Silke O’Donnell wasn't planning on retiring so soon from the career she loved as a day care provider. But after 27 years, and 15 months into the COVID-19 pandemic, she shut down Sunshine Family Daycare in Madison just before the Memorial Day weekend.
"Last year was just so mentally stressful," O’Donnell said. "I just made the decision that I’m going to quit a couple years early."
O’Donnell isn't alone. Thousands of day cares across the country have closed because of rising costs and falling enrollment during the pandemic, including many in Wisconsin.
The child care industry was struggling prior to COVID-19 and the stay-at-home orders that caused many people to shift to at-home work, said state Department of Children and Families Secretary Emilie Amundson.
"Even before the pandemic, the child care industry was on the brink of collapse: child care deserts across the state and waiting lists a mile long," Amundson said. "(It was) just not an environment that was conducive to parents finding care."
Last August, Amundson wrote an editorial explaining the state was nearing a "crisis point" where a third of providers were on the verge of no longer operating.
For O’Donnell, it was the emotional toll of the pandemic combined with high costs and low profits that made it too much to continue operating her business in the way she wanted.
Since opening her day care center in 1993, O’Donnell sought to create an "environment that nurtured creative thinking in the leaders of tomorrow" for kids who come from every walk of life.
"For past 27 years I have committed half my slots to low-income families and my private pay families understand the importance of having their children with low-income children because this is our real world," she said. "We have such a diversity of cultures and economics."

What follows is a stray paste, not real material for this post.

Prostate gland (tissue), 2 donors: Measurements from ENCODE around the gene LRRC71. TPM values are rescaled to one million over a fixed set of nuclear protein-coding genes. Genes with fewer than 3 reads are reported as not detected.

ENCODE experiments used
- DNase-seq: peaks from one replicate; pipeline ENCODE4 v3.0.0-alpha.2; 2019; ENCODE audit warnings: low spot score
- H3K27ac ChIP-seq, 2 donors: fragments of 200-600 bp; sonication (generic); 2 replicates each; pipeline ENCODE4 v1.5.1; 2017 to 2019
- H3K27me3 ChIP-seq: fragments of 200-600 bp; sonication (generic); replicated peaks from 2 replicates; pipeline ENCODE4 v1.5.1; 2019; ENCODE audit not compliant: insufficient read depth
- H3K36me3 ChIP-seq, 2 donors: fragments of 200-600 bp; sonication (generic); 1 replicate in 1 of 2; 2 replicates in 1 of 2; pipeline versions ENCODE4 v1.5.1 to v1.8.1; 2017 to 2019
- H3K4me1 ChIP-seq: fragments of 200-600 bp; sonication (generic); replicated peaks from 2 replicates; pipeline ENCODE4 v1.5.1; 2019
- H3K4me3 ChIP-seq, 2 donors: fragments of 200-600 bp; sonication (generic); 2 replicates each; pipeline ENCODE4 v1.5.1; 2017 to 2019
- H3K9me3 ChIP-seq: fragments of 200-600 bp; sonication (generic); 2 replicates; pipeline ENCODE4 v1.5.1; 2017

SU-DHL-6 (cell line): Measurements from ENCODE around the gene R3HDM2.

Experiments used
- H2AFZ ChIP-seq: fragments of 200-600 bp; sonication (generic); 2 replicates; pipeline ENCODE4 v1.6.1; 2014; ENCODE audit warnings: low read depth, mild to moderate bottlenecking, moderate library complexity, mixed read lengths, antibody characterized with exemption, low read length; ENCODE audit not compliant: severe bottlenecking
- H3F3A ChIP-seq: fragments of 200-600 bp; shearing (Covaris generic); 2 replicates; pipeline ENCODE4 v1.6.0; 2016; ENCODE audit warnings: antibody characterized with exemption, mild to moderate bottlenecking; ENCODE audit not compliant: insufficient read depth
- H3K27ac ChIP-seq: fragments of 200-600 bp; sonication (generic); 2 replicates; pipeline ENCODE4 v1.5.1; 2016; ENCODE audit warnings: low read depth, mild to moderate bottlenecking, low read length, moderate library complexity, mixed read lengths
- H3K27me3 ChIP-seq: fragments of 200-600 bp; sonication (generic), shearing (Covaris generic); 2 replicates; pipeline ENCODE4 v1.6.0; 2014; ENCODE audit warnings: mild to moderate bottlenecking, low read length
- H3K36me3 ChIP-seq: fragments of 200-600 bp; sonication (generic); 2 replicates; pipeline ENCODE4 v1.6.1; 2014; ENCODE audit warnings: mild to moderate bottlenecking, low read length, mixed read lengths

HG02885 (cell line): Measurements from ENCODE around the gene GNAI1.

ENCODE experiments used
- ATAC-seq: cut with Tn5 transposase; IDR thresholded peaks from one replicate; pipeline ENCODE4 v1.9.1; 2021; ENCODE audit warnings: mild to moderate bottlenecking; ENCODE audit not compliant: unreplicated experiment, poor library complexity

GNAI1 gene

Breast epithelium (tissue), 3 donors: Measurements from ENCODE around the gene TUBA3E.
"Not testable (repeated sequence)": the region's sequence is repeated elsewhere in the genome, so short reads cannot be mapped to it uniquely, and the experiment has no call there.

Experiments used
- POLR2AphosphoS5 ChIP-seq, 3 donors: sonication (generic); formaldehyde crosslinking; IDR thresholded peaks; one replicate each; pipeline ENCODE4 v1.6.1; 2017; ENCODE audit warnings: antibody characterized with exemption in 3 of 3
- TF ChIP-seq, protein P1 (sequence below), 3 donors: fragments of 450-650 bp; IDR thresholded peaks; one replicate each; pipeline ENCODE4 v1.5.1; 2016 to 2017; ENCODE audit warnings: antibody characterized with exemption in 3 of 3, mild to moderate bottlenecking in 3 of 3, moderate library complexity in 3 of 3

While care for low-income families is subsidized, O’Donnell said many families were unable to even afford co-pays during the pandemic, so she waived them. But that hurt her bottom line.
"All the other bills were still there," O'Donnell said.
She did receive federal government aid directed at child care providers, but she said the extra money didn’t cover the full cost of care, and ultimately it still wasn't possible to make ends meet.
While it wasn't the case for, O’Donnell, Amundson said many Wisconsin day cares were able to avoid closure after the state funneled $191 million in federal pandemic relief to child care providers. Wisconsin spent a higher proportion of federal stimulus funds per capita than most other states to help child care providers, and the statewide child care closure rate has stabilized at 5%.
But one-time relief isn’t going to be enough going forward, Amundson said.
One proposal in Gov. Tony Evers’ 2021-2023 budget is $53 million per year in state funds to provide long-term funding for child care under a program focused on assisting providers where care is scarce and those serving a significant percentage of infants and toddlers. But the future of any of the governor's budget proposals is uncertain as Republican lawmakers work on their own spending plan.
The nation’s childcare system is expensive for parents, and providers on thin margins struggle to pay workers. President Biden’s American Families Plan would extend a $3,000 child tax credit for working parents and includes a $15 an hour wage for childcare workers. Democratic U.S. Mark Pocan has been touting the plan in Wisconsin.
"Some people aren’t coming back into the workforce because of child care issues. And don’t forget some child care providers, including someone I know — a friend of ours personally — isn’t in the business right now because it wasn’t easy to do it during COVID," Pocan said.
O’Donnell knows this all too well.
There were added expenses during the pandemic to keep staff and kids safe. And her husband, who has a lung condition, and their teenage daughter temporarily moved to the family’s cabin so O’Donnell didn’t see them regularly. The last year and half was hard on her.
"I don’t remember once any of my families ever saying, 'How are you holding up’ because they had so much to deal with themselves and their worries about finances and childcare and getting sick. So that was a little sad for me. We are the caregivers but who cares for us?"